4. Phil M says:

    Your doing good work here. Ive emailed many people & linked to your site of late, so heres hoping you only attract more people. Great blog.

  5. DaveMcRae says:

    You’ve written some good stuff – thank you.

  6. Phil M says:

    Posted this on another blog, but thought it was worth repeating here .

    Some forehead slapping stuff from the dynamic dunces Michael Duffy & Paul Comrie-Thompson idolizing Anthony Watts on their conservative radio program Counterpoint :

    http://www.abc.net.au/rn/counterpoint/stories/2010/2920304.htm

    They & Watts talk about surfacestations.org like it is something new & was never ridiculed by NOAA:

    http://www.ncdc.noaa.gov/oa/about/response-v2.pdf

    And they also have amnesia it seems when it comes to the fact that the 2010 Menne paper thoroughly debunked Watts & in fact showed there was a net cooling effect & even when all of Watts so called suspect stations were taken out of the picture, the trend was still up. Idiot.

    http://www1.ncdc.noaa.gov/pub/data/ushcn/v2/monthly/menne-etal2010.pdf

    Sadly for humanity & Australia, Watts will be here this weekend, reminiscent of the Monckton carnival sideshow.

    http://www.climatesceptics.com.au/watts.html

    Incredible how they just continue to regurgitate the same arguments over & over, despite the numerous debunks. I guess they figure, if they throw enough mud & just keep throwing it, regardless of being wrong, that some may believe them & the rusted on believers will simply gloss over the fact they have been proven wrong, all in the aid of perpetuating their lies.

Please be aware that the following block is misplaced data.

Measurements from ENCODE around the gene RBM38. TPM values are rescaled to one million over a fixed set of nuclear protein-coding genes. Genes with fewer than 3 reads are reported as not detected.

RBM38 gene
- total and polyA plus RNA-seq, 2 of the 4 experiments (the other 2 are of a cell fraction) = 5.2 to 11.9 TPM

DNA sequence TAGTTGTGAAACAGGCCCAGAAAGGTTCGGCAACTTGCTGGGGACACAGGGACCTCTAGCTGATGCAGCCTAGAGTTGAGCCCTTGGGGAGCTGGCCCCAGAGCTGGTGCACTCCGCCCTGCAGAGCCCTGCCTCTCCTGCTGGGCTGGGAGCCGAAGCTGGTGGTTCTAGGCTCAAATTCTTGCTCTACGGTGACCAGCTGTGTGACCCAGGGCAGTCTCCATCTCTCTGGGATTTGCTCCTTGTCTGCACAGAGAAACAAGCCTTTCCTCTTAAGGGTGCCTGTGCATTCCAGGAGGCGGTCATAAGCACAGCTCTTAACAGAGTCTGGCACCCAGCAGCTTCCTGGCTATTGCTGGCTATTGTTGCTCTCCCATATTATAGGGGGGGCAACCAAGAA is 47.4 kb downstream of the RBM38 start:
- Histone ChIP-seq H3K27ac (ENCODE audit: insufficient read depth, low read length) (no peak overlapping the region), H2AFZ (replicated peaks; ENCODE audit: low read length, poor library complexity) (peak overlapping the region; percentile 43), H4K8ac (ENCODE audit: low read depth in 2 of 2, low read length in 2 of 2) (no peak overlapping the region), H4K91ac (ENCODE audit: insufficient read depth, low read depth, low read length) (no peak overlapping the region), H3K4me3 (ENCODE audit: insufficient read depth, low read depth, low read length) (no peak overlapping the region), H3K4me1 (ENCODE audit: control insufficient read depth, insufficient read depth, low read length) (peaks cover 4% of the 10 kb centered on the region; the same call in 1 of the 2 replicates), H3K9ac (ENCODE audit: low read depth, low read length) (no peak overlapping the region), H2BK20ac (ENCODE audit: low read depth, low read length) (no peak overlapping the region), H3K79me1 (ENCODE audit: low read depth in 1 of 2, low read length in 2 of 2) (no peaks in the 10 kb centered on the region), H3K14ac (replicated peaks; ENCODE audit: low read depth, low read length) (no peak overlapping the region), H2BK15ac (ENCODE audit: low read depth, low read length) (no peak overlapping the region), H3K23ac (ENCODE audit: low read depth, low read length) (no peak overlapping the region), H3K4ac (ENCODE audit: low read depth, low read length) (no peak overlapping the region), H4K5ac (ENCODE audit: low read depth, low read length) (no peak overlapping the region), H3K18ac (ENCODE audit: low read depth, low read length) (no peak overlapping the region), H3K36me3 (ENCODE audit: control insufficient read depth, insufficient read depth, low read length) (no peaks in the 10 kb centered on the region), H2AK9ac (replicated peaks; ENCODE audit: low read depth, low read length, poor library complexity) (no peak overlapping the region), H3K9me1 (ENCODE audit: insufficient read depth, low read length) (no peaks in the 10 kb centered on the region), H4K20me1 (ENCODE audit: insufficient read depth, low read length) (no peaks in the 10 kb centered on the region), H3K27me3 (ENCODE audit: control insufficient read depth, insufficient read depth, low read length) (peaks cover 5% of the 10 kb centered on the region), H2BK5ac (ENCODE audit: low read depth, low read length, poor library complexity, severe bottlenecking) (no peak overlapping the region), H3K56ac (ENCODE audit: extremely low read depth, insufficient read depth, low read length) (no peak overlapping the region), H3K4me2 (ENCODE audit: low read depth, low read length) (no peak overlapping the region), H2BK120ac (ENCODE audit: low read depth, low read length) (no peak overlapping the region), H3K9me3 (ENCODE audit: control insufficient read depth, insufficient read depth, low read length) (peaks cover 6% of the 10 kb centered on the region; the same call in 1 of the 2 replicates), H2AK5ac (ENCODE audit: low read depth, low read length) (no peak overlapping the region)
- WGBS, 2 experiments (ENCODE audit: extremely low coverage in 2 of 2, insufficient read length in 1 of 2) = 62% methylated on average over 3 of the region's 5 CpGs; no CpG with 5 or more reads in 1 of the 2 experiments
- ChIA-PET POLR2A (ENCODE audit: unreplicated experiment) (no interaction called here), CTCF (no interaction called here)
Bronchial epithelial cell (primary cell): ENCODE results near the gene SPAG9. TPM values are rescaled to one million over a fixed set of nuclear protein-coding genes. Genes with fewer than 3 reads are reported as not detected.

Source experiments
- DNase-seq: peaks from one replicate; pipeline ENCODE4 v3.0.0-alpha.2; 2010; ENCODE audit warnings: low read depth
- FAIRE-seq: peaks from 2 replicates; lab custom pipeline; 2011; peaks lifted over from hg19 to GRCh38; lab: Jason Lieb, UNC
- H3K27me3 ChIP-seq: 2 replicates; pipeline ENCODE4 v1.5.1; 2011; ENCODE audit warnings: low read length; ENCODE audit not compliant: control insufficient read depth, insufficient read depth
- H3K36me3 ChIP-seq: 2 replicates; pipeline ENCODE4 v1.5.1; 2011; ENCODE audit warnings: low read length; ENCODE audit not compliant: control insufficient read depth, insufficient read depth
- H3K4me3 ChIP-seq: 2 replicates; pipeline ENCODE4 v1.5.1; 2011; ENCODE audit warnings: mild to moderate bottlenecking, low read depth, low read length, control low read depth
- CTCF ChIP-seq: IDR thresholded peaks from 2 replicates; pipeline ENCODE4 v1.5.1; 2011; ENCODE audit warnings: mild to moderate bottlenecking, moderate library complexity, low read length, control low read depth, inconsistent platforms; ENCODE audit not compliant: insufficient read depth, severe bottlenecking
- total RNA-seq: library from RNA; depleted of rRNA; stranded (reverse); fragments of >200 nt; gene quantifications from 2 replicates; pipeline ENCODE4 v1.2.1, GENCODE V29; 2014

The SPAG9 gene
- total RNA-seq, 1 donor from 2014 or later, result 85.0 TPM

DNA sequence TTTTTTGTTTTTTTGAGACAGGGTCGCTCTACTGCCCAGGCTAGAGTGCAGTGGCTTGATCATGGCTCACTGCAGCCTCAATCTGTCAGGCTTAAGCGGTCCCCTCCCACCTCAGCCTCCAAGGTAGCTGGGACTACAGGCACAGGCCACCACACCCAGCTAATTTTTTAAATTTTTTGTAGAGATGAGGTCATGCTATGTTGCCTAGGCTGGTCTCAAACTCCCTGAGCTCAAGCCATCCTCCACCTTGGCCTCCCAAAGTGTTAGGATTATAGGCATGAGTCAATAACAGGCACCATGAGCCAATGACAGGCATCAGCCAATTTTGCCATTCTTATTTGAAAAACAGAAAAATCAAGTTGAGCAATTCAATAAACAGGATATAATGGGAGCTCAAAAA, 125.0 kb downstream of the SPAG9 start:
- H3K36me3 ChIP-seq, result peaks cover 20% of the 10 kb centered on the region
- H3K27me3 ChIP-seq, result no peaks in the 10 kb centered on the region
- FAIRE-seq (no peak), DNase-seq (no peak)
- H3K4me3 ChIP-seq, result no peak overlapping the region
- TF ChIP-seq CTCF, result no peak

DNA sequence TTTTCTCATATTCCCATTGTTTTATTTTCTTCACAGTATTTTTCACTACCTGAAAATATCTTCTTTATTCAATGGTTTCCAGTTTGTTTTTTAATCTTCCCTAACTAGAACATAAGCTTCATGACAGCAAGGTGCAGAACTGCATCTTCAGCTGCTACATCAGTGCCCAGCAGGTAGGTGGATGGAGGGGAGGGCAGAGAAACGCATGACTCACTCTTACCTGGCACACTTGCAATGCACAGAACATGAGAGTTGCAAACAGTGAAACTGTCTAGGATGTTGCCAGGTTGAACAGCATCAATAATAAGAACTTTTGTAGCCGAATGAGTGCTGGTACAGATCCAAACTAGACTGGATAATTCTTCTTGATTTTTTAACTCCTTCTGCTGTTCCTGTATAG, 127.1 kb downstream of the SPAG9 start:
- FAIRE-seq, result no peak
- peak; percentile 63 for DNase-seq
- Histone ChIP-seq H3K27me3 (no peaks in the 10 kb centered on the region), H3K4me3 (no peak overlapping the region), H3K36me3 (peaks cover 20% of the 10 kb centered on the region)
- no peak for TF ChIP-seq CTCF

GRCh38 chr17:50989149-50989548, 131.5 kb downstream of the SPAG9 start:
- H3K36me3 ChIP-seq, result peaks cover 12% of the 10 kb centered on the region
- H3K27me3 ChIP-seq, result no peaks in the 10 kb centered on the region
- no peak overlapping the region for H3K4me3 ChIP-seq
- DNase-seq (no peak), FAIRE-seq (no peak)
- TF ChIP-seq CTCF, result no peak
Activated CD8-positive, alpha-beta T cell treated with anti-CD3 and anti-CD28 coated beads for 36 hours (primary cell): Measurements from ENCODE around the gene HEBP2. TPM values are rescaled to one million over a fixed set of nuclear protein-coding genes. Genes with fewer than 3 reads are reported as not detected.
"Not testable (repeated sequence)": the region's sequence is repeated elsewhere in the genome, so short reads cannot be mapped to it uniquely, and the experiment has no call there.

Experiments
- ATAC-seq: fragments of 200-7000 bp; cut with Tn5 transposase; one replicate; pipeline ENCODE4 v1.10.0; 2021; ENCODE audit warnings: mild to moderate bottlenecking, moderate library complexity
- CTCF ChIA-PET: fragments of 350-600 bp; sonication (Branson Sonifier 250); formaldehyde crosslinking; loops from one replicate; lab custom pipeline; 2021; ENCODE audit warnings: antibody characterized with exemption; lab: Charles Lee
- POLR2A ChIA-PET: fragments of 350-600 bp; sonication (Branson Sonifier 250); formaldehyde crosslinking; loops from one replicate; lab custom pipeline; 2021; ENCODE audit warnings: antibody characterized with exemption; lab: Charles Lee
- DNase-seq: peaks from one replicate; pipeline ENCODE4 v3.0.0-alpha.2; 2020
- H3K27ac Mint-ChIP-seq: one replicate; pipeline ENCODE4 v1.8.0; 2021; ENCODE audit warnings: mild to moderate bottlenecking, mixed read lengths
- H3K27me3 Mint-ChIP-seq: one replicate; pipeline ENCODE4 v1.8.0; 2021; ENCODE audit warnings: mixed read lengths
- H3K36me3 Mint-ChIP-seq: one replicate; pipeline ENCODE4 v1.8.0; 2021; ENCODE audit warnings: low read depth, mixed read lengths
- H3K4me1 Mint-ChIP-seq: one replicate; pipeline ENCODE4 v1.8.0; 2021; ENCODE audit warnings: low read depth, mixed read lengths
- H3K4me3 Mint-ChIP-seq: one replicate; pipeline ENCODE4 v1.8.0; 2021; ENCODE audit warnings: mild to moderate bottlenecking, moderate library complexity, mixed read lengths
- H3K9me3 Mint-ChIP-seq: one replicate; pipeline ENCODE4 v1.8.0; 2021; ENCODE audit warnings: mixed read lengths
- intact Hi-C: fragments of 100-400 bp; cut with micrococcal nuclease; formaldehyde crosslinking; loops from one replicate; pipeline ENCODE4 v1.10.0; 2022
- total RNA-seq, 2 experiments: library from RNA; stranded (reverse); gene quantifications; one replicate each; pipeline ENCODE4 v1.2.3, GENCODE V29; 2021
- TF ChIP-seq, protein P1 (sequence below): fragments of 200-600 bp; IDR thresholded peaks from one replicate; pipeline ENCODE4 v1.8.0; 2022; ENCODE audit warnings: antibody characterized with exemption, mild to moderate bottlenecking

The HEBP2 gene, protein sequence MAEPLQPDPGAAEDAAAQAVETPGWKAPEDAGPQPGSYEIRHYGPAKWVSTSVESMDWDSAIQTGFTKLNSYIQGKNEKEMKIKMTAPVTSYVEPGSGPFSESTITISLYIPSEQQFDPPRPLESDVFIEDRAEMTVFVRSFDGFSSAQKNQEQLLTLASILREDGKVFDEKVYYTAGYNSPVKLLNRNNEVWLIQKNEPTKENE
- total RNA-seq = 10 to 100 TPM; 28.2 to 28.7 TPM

• Watching the Deniers says:

      Thanks – I’ve been thinking conservative elements of the media would get excited by Watt’s tour. Well worth watching, I’ll comment on this and other stuff soon.

      Cheer

  7. davidpj says:

    Keep it up. I fear that the past decade or two have only been the start of a very long fight to debunk misinformation and communicate good science and necessary action regarding climate change.

    I also fear that it’s not going to be something we can ‘win’ in any useful sense of the word – more just make it less bad. A major part of my motivation is that, no matter how effective it is for me to talk or blog about climate change, it’s something I feel is morally necessary! I imagine that if I had a child it’d be even more acute.

    • Watching the Deniers says:

      Thanks, and I agree. We’re not going to “win” this debate. Even with the water pooling round their feet from rising sea levels, the deniers will still insist there is nothing to worry about.

      What we can do is keep their influence in check by fact checking, debunking and exposing their tactics.